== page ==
I’m reading real books again this summer, for a change. There’s a sort of weight and permanence to the printed word, on real paper, especially when bound in a hard cover. Maybe I’m a romantic, an old-fashioned old coot, but books still matter to me –in this age of dying newspaper conglomerates, bad novelizations of bad movies, and blogs (including this one) that seem outdated within mere minutes, as we move on to the next topic or political fetish.
True to form, I’ve chosen some classic books and highly “literary” authors for my current reading binge: To Kill a Mockingbird. (O Harper Lee, Where Art Thou?) . Americana, a recent John Updike poetry collection. Grace (Eventually) by Anne Lamott, which is my current book (I’ve slowed down, to savor it, not wanting to be done yet). And A Man Without a Country, a terrific, short, memoir-ish, doodle-filled, social critique sort of thing by the late great Kurt Vonnegut, the last book he ever put out. You might say it was his “parting shot”.
Kurt is someone I need to learn more about, partly because I am hoping to include him as a key minor character in my slowly-evolving Cape Cod novel (he lived there in the late Fifties and early Sixties, the time period of my novel). He’s the perfect mentor for one of the teenage kids in my disgruntled Eisenhower-era family, the McKittredges.
Vonnegut always lived the tough questions and contradictions: he was a WWII vet who became a pacifist, a scientist/anthropologist in disguise as a novelist, a pragmatic Midwesterner in spirit right up to the end (he was from Indianapolis) even while living in New York, a great American who knew that patriotism need not be reduced to jingoistic sayings and blind acceptance of stupid policies, an unapologetic Socialist sympathizer (but only the old 1930s brand of idealistic socialism), and one of the funniest mo-fos ever to walk the planet.
And it was a planet he loved dearly, too. A Man Without a Country has some of the best rhetorical arguments against fossil fuels that I’ve read anywhere. Though he’s cynical, too (or realistic, depending on your outlook), and doubts we can actually save the planet, one which he ruefully reminds us it took a mere hundred years for us to ruin.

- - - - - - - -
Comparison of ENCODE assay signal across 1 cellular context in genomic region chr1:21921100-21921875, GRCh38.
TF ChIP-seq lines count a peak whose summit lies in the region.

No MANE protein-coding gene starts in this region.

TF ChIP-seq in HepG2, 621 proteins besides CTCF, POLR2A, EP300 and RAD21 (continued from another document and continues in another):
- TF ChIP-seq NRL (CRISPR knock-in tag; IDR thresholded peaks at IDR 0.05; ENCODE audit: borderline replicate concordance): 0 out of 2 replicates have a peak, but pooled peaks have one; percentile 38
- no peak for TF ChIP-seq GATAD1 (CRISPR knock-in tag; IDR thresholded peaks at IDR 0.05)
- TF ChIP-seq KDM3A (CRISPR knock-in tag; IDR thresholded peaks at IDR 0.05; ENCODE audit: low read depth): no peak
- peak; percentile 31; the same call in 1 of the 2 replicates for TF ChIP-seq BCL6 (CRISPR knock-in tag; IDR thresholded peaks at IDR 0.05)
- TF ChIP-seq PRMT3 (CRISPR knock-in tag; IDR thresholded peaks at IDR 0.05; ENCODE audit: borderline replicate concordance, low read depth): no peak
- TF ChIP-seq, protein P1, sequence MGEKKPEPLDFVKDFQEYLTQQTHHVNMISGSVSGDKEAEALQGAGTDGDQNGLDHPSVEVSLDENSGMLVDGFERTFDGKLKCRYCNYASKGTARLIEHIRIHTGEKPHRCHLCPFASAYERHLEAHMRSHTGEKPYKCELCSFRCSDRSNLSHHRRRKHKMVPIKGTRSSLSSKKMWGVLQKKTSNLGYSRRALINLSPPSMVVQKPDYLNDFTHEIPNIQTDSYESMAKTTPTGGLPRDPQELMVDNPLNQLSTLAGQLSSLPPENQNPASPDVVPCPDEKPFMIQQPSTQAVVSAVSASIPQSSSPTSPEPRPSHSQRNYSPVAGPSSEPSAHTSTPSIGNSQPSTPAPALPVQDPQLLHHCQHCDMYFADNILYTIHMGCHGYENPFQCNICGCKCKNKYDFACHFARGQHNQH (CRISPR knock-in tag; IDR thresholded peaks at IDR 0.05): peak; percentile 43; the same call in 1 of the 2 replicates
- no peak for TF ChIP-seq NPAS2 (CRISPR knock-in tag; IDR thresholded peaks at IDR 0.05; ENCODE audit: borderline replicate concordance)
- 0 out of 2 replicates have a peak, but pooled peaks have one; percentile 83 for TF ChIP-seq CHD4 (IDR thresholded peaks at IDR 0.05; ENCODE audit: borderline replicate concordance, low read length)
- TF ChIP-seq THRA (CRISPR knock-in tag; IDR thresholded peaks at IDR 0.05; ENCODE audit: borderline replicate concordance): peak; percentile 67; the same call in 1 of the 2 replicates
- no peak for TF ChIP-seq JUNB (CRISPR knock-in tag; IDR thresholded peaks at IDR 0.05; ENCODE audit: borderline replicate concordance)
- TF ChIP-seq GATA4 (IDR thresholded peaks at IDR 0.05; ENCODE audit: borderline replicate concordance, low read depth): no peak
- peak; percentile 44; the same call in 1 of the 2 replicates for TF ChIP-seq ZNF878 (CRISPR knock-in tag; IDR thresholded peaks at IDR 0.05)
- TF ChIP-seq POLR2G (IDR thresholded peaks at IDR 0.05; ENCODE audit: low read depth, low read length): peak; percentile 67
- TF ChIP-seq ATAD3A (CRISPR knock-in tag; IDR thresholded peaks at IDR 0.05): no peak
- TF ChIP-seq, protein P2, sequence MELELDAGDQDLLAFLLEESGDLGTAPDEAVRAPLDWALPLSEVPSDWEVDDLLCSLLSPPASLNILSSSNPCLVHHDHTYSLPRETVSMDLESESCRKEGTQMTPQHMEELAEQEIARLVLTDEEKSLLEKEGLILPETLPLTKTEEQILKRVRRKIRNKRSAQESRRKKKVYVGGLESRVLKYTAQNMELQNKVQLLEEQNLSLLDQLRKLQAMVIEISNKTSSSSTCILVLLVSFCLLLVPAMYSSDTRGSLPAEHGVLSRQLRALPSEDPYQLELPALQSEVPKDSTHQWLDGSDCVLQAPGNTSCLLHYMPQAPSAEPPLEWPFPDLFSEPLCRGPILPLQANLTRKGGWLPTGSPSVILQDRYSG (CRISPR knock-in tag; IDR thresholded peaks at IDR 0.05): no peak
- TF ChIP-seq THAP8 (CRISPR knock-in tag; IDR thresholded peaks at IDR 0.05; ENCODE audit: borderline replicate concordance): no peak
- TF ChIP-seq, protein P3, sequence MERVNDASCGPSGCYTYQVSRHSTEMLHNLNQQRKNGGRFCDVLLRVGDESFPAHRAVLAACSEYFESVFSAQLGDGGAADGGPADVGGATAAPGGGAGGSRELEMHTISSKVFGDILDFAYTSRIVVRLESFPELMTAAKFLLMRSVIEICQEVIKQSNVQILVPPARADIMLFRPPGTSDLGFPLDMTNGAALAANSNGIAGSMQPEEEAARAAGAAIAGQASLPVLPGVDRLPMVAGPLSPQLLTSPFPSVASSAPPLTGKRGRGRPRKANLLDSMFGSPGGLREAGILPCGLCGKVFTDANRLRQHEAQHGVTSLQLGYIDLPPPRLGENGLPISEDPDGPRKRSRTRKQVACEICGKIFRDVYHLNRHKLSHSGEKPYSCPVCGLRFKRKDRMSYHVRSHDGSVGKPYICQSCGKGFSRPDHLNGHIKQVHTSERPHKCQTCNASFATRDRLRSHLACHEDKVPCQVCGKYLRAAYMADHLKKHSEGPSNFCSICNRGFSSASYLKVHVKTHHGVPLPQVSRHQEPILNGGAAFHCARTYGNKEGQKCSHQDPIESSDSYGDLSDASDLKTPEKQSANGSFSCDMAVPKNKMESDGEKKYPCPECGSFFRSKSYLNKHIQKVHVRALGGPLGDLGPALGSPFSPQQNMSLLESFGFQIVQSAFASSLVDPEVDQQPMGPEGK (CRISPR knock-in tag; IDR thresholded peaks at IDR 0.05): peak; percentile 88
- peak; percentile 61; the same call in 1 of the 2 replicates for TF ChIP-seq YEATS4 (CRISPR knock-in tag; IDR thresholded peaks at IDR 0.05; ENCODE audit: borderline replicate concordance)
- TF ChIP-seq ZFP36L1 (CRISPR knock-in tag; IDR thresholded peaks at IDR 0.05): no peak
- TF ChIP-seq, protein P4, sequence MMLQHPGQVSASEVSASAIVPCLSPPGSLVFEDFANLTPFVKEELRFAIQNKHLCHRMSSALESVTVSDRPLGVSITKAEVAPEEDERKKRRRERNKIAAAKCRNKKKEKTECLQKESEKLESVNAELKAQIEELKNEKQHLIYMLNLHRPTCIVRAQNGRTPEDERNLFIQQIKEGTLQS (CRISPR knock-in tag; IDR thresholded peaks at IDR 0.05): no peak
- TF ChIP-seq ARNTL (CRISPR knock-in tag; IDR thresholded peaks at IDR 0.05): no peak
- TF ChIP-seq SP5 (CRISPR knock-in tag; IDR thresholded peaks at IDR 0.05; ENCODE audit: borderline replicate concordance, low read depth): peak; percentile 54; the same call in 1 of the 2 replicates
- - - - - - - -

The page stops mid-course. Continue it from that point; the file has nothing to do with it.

Here’s a few choice quotes from Man Without a Country:
“Humor is an almost physiological response to fear. Freud said that humor is a response to frustration – one of several… I used to laugh my head off at Laurel and Hardy. There is terrible tragedy there somehow. These men are too sweet to survive in this world and are in terrible danger all they time. They could be so easily killed.”
“How do humanists feel about Jesus? I say of Jesus, as all humanists do, ‘If what he said is good, and so much of it is absolutely beautiful, what does it matter if he was God or not? …But if Christ hadn’t delivered the Sermon on the Mount, with its message of mercy and pity, I wouldn’t want to be a human being. I’d just as soon be a rattlesnake.”
“For some reason, the most vocal Christians among us never mention the Beatitudes. But, often with tears in their eyes, they demand that the Ten Commandments be posted in public buildings… ‘Blessed are the peacemakers’ in the Pentagon? Give me a break!”
“Speaking of plunging into war, do you know why I think George W. Bush is so pissed off at Arabs? They brought us algebra. Also the numbers we use, including a symbol for nothing, which Europeans had never had before. You think Arabs are dumb? Try doing long division with Roman numerals.”
“There are two sorts of artists… one responds to the history of his or her art so far, and the other responds to life itself… what you resond to in any work of art is the artist’s struggle against his or her limitations.”
This last quote was actually Kurt quoting another friend of his, Saul Steinberg, who he called the wisest person he ever met. For me, Kurt may be the wisest man I never met, except through his books. His novels take a long view of human history, and they expose our species as the beautiful fools we’re often too afraid to admit we are. He can speak eloquently about science and deny the existence of heaven in one breath, and then by the end of that same paragraph express more genuine gratitude and appreciation for the life and words of Jesus than most Christians I know. In other words, he was wise: he knew enough to admit that he really only knew very little, with any certainty. As an avowed skeptic and misanthrope, he didn’t have what one could call “faith” — in God, in politics, in humans, in anything, actually. But he had the guts to keep asking the tough questions, to stay focused and informed, and to express his brilliant, hilarious opinions, right up to the end (which was in April of 2007).
I can only hope to be so lucky, or even half as gifted.